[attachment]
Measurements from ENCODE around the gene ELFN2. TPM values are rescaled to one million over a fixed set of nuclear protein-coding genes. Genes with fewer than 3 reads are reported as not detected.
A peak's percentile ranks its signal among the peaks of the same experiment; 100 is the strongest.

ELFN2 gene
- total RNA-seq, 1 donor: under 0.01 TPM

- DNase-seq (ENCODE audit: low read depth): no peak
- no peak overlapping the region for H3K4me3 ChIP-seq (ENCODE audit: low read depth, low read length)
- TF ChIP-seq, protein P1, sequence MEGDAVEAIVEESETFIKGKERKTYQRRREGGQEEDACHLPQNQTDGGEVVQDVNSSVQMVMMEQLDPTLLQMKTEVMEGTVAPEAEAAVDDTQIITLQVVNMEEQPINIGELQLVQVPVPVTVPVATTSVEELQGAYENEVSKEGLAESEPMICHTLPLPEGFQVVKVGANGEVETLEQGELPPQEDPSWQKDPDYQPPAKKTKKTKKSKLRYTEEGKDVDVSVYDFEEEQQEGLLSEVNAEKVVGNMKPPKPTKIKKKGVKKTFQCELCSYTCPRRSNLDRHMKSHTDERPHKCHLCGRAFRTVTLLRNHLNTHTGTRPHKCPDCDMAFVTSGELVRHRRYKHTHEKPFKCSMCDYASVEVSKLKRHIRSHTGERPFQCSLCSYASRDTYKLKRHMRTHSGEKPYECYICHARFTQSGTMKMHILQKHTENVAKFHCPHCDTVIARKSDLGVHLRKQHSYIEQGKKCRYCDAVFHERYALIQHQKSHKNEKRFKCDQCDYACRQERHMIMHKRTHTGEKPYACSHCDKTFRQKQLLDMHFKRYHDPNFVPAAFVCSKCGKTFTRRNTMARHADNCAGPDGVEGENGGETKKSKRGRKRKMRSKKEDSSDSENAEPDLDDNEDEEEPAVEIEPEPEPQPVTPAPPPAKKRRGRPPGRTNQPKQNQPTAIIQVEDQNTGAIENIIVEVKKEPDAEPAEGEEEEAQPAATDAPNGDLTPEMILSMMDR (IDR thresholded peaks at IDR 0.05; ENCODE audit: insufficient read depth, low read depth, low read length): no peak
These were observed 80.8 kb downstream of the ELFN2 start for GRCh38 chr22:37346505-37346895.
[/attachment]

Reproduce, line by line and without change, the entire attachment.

Measurements from ENCODE around the gene ELFN2. TPM values are rescaled to one million over a fixed set of nuclear protein-coding genes. Genes with fewer than 3 reads are reported as not detected.
A peak's percentile ranks its signal among the peaks of the same experiment; 100 is the strongest.

ELFN2 gene
- total RNA-seq, 1 donor: under 0.01 TPM

- DNase-seq (ENCODE audit: low read depth): no peak
- no peak overlapping the region for H3K4me3 ChIP-seq (ENCODE audit: low read depth, low read length)
- TF ChIP-seq, protein P1, sequence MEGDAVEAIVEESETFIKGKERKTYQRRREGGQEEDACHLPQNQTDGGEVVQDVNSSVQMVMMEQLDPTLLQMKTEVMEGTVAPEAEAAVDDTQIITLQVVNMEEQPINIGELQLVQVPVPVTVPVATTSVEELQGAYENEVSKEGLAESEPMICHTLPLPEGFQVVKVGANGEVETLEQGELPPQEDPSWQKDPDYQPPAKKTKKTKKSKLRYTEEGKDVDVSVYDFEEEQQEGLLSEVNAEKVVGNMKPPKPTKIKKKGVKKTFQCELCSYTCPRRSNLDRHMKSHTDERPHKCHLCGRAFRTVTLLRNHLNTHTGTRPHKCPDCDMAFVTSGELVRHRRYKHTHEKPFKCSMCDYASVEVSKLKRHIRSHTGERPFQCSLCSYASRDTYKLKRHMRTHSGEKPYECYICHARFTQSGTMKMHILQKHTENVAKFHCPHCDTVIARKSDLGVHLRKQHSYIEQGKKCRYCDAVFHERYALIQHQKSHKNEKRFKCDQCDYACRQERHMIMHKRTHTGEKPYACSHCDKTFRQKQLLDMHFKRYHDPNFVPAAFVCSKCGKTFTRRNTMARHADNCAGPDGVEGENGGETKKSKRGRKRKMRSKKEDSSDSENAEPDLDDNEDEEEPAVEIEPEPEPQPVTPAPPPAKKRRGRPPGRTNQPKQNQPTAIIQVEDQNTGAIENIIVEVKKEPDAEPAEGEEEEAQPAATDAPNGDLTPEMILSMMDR (IDR thresholded peaks at IDR 0.05; ENCODE audit: insufficient read depth, low read depth, low read length): no peak
These were observed 80.8 kb downstream of the ELFN2 start for GRCh38 chr22:37346505-37346895.